Minister of manpower discusses the main demands of the labour movement

Marwa Hussein, Wednesday 6 Apr 2011

Minister Ahmed El-Borai discussed the issue of creating new, independent trade unions and the reform of wages with workers

(Photo: Yassin Gaber)

"If we had had syndicate freedom for 20 or 30 years, the Egyptian street wouldn't have reached this level," argued Ahmed El-Borai, minister of manpower and immigration, in a reference to the protests hitting Egypt since the ousting of Hosni Mubarak.

The independence of employment syndicates is one of the main issues on the agenda of the labour movement in Egypt. Speaking at a conference, El-Borai said that, "the first demand for workers when they started negotiations was the exclusion of the members of the syndicate. It was normal that every difference led to a sit-in and strike because there are no legitimate channels." El-Borai promised once again the creation of a new law for syndicates. In reality, this step has already been skipped, as an independent union and five independent syndicates have already been created. They have not, however, been formally established, a step that is taking a long time because of the resistance of the former officials in the Ministry of Manpower, according to the reports of many of the workers attending the conference.

Many of them showed a lot of skepticism regarding the effects of a new law that guarantees syndicate freedom without taking procedures against the state-controlled Egyptian Trade Union Federation, the only legal representative for workers since the time of President Nasser.

"I can't abolish a syndicate; it's against syndicate freedom. As long as the actual union is there, I will deal with it", said El-Borai in response to the workers comments about the status of the federation.

His answer found many objections. "The actual union has lot of privileges; they have touristic villages, a huge building that was just given to them, a bank and years of work in which nobody else was allowed to create a syndicate. It should be dismantled, then they can re-create their union on an equal basis", said Saber Barakat, a worker and activist who attended the conference.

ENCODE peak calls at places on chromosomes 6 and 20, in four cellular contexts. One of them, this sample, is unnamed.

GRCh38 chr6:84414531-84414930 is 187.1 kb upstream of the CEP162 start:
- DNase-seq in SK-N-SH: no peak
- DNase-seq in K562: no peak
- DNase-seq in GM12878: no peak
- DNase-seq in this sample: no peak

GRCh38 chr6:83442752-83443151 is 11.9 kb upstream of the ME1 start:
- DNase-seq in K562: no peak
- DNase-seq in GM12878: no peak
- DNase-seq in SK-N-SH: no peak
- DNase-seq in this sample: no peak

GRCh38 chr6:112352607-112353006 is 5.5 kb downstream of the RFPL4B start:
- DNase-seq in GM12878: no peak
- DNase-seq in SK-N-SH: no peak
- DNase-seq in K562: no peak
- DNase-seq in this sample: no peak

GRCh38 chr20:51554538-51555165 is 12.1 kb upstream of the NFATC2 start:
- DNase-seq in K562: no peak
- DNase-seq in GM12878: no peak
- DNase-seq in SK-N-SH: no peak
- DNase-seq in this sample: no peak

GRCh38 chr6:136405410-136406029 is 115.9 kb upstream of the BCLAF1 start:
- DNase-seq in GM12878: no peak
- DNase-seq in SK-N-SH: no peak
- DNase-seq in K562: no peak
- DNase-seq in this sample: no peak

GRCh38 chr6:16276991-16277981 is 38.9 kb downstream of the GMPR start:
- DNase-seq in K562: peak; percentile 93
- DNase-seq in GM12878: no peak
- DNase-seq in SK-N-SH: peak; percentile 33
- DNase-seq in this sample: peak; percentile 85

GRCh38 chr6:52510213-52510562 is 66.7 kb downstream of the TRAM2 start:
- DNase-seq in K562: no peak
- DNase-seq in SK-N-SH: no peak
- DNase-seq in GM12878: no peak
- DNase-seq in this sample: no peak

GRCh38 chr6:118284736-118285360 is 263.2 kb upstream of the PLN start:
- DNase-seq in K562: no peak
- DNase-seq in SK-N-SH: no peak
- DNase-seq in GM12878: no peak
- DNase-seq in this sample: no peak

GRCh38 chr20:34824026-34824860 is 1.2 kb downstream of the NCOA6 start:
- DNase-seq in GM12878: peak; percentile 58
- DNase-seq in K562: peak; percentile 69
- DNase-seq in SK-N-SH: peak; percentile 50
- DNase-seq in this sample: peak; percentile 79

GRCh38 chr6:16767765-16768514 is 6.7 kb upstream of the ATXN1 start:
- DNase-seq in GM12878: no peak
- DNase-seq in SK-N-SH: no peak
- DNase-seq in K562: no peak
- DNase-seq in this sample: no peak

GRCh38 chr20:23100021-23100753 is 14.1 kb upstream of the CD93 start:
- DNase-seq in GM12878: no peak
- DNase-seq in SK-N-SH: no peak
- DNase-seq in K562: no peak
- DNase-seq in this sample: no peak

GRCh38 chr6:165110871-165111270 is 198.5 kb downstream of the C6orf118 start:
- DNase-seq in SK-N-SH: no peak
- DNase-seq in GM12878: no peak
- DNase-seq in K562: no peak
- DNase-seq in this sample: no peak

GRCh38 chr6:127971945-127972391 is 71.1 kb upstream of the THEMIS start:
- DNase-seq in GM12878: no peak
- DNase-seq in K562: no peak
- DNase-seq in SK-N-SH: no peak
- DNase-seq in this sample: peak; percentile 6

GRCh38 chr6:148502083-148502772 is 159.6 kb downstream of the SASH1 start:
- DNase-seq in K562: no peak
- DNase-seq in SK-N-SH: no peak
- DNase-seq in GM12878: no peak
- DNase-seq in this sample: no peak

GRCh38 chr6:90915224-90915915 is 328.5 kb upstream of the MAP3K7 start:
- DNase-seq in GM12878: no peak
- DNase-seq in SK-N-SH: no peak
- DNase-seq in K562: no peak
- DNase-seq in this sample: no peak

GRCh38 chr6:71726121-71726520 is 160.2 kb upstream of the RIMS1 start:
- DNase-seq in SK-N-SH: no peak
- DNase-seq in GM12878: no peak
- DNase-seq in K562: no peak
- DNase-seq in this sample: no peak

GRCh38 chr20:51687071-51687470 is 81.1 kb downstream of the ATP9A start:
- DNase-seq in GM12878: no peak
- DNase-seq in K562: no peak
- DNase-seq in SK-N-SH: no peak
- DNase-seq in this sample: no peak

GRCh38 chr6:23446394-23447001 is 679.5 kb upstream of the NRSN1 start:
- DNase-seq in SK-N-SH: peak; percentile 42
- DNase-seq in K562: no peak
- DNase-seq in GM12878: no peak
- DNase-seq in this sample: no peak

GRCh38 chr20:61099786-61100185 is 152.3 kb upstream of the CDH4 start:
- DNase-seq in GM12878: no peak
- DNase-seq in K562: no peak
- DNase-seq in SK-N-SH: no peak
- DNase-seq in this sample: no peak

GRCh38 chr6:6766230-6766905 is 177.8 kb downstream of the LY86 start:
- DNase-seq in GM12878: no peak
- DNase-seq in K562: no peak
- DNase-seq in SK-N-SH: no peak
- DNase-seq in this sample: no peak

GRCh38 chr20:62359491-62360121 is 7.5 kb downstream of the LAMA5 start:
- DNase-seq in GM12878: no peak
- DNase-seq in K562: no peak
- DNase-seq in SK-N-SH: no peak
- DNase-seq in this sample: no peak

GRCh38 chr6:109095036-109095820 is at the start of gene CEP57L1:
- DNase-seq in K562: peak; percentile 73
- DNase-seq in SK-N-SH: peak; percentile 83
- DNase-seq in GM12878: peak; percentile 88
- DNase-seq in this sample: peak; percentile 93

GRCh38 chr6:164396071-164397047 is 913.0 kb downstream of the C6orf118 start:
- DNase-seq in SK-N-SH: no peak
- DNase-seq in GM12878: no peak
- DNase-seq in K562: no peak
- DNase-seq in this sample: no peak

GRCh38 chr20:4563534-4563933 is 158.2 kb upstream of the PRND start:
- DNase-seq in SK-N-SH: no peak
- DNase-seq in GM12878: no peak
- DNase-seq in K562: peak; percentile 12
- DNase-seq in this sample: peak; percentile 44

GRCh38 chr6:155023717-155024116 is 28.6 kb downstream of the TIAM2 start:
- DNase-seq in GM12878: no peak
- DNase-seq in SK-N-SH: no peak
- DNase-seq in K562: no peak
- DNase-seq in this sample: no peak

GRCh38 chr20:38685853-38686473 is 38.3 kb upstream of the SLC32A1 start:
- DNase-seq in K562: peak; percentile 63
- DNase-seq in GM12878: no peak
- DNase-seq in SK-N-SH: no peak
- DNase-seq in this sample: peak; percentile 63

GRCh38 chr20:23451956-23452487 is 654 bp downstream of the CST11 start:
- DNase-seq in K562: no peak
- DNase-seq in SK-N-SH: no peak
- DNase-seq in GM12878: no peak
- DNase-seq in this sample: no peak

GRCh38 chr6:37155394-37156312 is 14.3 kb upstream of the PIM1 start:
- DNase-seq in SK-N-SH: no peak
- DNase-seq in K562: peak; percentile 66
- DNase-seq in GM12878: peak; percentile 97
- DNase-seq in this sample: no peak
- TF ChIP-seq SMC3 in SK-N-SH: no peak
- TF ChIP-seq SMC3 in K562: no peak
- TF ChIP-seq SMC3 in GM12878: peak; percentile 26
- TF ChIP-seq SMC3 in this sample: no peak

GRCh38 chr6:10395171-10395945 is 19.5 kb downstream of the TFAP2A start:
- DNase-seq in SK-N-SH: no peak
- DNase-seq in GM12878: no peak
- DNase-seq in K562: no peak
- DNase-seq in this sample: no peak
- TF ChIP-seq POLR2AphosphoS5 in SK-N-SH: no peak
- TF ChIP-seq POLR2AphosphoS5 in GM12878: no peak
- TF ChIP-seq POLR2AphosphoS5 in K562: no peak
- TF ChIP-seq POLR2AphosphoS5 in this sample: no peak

Having syndicates that truly represent the workers interests is not the only dream of the workers that has taken root after the January 25 revolution; instituting a minimum wage, if not a wholesale reform of the wage structure, is another aim that they are trying to realize.

In the labour law promulgated in 2003, a supreme council for wages was supposed to fix a minimum wage, but that objective has not been reached eight years later, despite a court decree that followed the law.

"A minimum wage should be fixed and we need a new mechanism. It was proven that that kind of council announced by laws are never efficient in Egypt," said the minister.

The workers are not only asking for a minimum wage, a demand they have made for several years; they now want both a mechanism to keep the minimum wage in sync with prices, and a maximum wage.

"A maximum wage can be applied only in the public sector and is logical; the enormous gap between wages is exaggerated but it is illegal to impose it on the private sector," replied El-Borai. He also discussed another sensitive issue, the bill to criminalize protests.

"It's not about criminalizing protests but criminalizing sabotage so as to guarantee freedom to work. Strikes should not be in the place of work," argued the minister.
He didn't persuade most of the attendees. "And what if the employer brings workers from outside?" asked one. "Workers never destroy machines," argued others. "The employer can destroy machines and say that we did."

"I am talking about an exceptional law for this period in which 40 per cent of the industrial production capacity is paralyzed," El-Borai explained, but he still failed to convince everyone. "The protests are not what's paralyzing products," shouted someone as the conference came to an end.

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